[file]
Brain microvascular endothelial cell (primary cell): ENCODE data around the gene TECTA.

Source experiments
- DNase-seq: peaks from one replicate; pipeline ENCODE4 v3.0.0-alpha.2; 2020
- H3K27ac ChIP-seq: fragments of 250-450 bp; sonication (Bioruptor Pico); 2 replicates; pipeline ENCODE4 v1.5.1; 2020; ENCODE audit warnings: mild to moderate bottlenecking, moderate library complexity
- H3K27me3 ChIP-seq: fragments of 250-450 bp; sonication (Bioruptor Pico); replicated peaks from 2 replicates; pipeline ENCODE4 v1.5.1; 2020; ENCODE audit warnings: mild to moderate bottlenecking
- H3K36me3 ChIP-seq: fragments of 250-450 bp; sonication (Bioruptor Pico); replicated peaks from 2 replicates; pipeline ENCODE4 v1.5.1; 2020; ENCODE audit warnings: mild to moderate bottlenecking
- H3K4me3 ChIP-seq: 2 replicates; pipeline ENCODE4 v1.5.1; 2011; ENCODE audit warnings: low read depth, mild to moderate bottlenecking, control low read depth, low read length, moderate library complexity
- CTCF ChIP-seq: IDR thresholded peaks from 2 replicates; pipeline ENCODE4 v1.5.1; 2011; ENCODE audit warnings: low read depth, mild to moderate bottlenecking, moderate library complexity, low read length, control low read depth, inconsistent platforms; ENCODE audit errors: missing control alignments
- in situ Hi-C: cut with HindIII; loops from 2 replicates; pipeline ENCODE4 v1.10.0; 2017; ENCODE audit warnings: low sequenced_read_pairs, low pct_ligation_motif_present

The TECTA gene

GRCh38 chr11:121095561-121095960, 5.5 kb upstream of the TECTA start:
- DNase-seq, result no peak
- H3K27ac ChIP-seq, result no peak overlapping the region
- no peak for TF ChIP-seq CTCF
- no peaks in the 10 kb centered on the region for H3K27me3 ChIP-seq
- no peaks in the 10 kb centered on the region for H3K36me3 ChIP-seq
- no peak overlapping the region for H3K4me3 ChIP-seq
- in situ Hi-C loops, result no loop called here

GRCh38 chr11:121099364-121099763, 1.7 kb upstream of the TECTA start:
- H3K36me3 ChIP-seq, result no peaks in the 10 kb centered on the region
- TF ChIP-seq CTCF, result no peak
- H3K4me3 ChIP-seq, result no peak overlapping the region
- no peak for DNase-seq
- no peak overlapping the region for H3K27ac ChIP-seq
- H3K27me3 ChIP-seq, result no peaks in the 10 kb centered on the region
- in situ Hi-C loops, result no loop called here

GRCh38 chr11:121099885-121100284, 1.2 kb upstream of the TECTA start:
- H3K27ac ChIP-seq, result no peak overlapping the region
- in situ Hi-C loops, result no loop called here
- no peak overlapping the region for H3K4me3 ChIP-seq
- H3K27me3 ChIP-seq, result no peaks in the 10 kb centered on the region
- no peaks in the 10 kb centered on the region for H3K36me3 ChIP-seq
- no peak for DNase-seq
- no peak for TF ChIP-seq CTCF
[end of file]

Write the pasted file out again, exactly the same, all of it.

Brain microvascular endothelial cell (primary cell): ENCODE data around the gene TECTA.

Source experiments
- DNase-seq: peaks from one replicate; pipeline ENCODE4 v3.0.0-alpha.2; 2020
- H3K27ac ChIP-seq: fragments of 250-450 bp; sonication (Bioruptor Pico); 2 replicates; pipeline ENCODE4 v1.5.1; 2020; ENCODE audit warnings: mild to moderate bottlenecking, moderate library complexity
- H3K27me3 ChIP-seq: fragments of 250-450 bp; sonication (Bioruptor Pico); replicated peaks from 2 replicates; pipeline ENCODE4 v1.5.1; 2020; ENCODE audit warnings: mild to moderate bottlenecking
- H3K36me3 ChIP-seq: fragments of 250-450 bp; sonication (Bioruptor Pico); replicated peaks from 2 replicates; pipeline ENCODE4 v1.5.1; 2020; ENCODE audit warnings: mild to moderate bottlenecking
- H3K4me3 ChIP-seq: 2 replicates; pipeline ENCODE4 v1.5.1; 2011; ENCODE audit warnings: low read depth, mild to moderate bottlenecking, control low read depth, low read length, moderate library complexity
- CTCF ChIP-seq: IDR thresholded peaks from 2 replicates; pipeline ENCODE4 v1.5.1; 2011; ENCODE audit warnings: low read depth, mild to moderate bottlenecking, moderate library complexity, low read length, control low read depth, inconsistent platforms; ENCODE audit errors: missing control alignments
- in situ Hi-C: cut with HindIII; loops from 2 replicates; pipeline ENCODE4 v1.10.0; 2017; ENCODE audit warnings: low sequenced_read_pairs, low pct_ligation_motif_present

The TECTA gene

GRCh38 chr11:121095561-121095960, 5.5 kb upstream of the TECTA start:
- DNase-seq, result no peak
- H3K27ac ChIP-seq, result no peak overlapping the region
- no peak for TF ChIP-seq CTCF
- no peaks in the 10 kb centered on the region for H3K27me3 ChIP-seq
- no peaks in the 10 kb centered on the region for H3K36me3 ChIP-seq
- no peak overlapping the region for H3K4me3 ChIP-seq
- in situ Hi-C loops, result no loop called here

GRCh38 chr11:121099364-121099763, 1.7 kb upstream of the TECTA start:
- H3K36me3 ChIP-seq, result no peaks in the 10 kb centered on the region
- TF ChIP-seq CTCF, result no peak
- H3K4me3 ChIP-seq, result no peak overlapping the region
- no peak for DNase-seq
- no peak overlapping the region for H3K27ac ChIP-seq
- H3K27me3 ChIP-seq, result no peaks in the 10 kb centered on the region
- in situ Hi-C loops, result no loop called here

GRCh38 chr11:121099885-121100284, 1.2 kb upstream of the TECTA start:
- H3K27ac ChIP-seq, result no peak overlapping the region
- in situ Hi-C loops, result no loop called here
- no peak overlapping the region for H3K4me3 ChIP-seq
- H3K27me3 ChIP-seq, result no peaks in the 10 kb centered on the region
- no peaks in the 10 kb centered on the region for H3K36me3 ChIP-seq
- no peak for DNase-seq
- no peak for TF ChIP-seq CTCF